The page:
gncndad
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Location: Ft. Worth, TX

Re: Power Brakes

Tue Aug 18, 2020 9:18 pm

Agreed. I'm just leery about leaving brake fluid in for 4+ years, as some here have stated. I'd wager a lot of money that the chemical composition of the fluid at the caliper is, in a word, dangerous, while at the reservoir, it might very well look fine. Not sure if the test strips pick up the nastiness so far from the calipers.
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LeftieBiker
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Delivery Date: 30 Apr 2018
Location: Upstate New York, US

Re: Power Brakes

Tue Aug 18, 2020 10:57 pm

gncndad wrote:
Tue Aug 18, 2020 9:18 pm
Agreed. I'm just leery about leaving brake fluid in for 4+ years, as some here have stated. I'd wager a lot of money that the chemical composition of the fluid at the caliper is, in a word, dangerous, while at the reservoir, it might very well look fine. Not sure if the test strips pick up the nastiness so far from the calipers.
I think 3 year fluid flushes are reasonable. I had one done on my 2013, in the 5 years I leased it.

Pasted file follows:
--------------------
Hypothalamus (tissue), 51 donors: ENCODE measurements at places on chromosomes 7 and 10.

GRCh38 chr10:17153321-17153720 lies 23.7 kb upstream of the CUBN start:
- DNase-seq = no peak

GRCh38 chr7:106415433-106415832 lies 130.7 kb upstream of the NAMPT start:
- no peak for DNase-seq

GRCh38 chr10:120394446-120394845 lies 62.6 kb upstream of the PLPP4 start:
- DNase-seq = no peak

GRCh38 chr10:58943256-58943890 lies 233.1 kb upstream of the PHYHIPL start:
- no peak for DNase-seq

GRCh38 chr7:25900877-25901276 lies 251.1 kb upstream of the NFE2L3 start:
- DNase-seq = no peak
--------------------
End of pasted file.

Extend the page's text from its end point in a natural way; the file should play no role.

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Oilpan4
Posts: 1597
Joined: Wed Jan 09, 2019 10:51 pm
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Leaf Number: 004270

Re: Power Brakes

Wed Aug 19, 2020 6:50 am

If you don't bleed the brakes for a few years and then you go to do it, guaranteed you will get black brake fluid out for the first few pumps.

GerryAZ
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Re: Power Brakes

Wed Aug 19, 2020 10:42 pm

One reason for more frequent brake fluid changes on the LEAF is regeneration only works when the battery is partially discharged. On a long downhill run, regeneration may become insufficient to help slow the car so the friction brakes must be capable of keeping speed down. If the brake fluid has moisture in it, the moisture will boil as the brakes get hot. This will cause brake fading or worse. Since oil floats on water, moisture in the brake fluid will tend to collect at the lowest points in the system (which are the calipers). This makes it more likely to boil that moisture on long downhill runs. By recommending annual (or every 2 years) brake fluid replacement, Nissan minimizes their liability for loss of braking due to moisture in the fluid.

I generally have the brake fluid replaced every two years when doing the annual battery check because my dealer offers me a discount. The price my dealer offers is low enough that I would rather let them do it than go to the trouble of doing it myself. Even in my dry climate, I notice a difference of pedal feel after brake fluid replacement (pedal is firmer with new fluid).
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gncndad
Posts: 253
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Re: Power Brakes

Thu Aug 20, 2020 12:28 pm

GerryAZ: I know we're flogging a dead horse with this, since those of us posting seem to agree that 2-3 years brake fluid change is safest.